A young boy demonstrates playing our doubleball game.
Below are the nine games and activities we offer, and all students can try each one. This interactive part of the program can last anywhere from 1 (75 students) to 2 hours (150 students), requires a large space such as a gym or field, and the co-operation of the teachers to fully participate and help in the running of the activities. The price is an extra $100 with regular program.
Ring and Pin Game:
Catching a target on the end of a stick - a widespread game enjoyed by children and adults alike. Your students will be able to try their hand at this game of skill.
A version of hacky-sack played historically by Winnebago girls. Students must try to keep the ball from hitting the ground by kicking it up with their feet.
Corn Cob Darts:
A lightweight dart that spins when thrown, was an amusement enjoyed by children. Students will try to hit a target with each throw of the corn cob darts.
Archery: One on one with an adult, students can actually shoot an arrow (without point) with a traditional wood long bow. Archery, as any target game, was popular among the people of the eastern woodlands.
A ball game played by Miami men and women. Students will experience part of the game objective by trying to keep the ball in play by never letting it touch the ground, as they attempt to bring it across their respective goal lines.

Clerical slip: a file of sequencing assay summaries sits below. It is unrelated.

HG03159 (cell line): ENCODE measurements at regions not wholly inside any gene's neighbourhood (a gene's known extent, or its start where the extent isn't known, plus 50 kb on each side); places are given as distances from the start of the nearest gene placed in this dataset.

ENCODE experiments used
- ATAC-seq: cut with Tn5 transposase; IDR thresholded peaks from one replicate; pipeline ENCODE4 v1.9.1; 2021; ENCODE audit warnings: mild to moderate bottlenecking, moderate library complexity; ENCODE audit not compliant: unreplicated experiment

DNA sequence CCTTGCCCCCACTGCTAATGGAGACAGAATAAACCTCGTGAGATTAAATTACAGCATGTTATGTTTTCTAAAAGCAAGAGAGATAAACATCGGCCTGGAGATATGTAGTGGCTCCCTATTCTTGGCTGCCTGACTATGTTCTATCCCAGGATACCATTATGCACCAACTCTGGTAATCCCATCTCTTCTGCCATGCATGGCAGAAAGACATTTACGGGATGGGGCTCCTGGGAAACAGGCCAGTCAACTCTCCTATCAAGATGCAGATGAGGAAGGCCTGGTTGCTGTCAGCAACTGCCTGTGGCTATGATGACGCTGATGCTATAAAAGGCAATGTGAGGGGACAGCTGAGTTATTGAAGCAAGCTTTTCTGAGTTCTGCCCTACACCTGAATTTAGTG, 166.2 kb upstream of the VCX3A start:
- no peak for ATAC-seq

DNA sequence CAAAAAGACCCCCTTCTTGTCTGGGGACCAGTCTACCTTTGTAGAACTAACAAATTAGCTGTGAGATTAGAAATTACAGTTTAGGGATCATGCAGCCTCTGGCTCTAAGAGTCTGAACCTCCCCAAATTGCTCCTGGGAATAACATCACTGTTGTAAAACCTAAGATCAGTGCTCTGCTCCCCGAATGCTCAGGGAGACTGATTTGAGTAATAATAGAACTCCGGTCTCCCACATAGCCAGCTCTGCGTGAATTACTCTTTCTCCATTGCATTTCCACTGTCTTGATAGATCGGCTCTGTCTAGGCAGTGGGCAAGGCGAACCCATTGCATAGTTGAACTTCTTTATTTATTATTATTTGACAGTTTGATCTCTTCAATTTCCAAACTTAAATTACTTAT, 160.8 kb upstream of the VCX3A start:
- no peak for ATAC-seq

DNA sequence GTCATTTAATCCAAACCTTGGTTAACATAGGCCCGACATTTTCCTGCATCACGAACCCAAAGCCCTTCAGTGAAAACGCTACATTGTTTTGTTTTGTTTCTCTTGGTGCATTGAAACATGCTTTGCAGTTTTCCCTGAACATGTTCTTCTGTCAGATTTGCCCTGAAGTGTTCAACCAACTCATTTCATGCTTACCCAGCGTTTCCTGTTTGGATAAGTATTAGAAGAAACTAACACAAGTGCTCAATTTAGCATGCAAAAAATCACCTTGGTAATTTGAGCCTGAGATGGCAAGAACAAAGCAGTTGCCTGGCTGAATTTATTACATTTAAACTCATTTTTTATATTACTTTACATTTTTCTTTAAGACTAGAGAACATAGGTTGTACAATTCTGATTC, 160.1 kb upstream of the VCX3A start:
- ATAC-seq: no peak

Hoop and Pole Game:
A widespread target game played mainly by men and boys. Students will try to hit a hoop target as it roles with a pole designed for the game.
A sport resembling that of field hockey, was played by men and women of many Midwestern communities of the Woodlands. Students will be able to try using a shinny playing stick to maneuver a ball and/or hit a target.
The same as played today was popular among men (and at times women) throughout the Northeast. Students will have the chance to throw a ball with a traditional lacrosse stick, either passing to each other or attempting to hit a target.
A sport akin to lacrosse but played mainly by women, making doubleball more known among the Native Peoples as the 'women's ball game.' Students will get the chance to throw and catch the doubleball using playing sticks.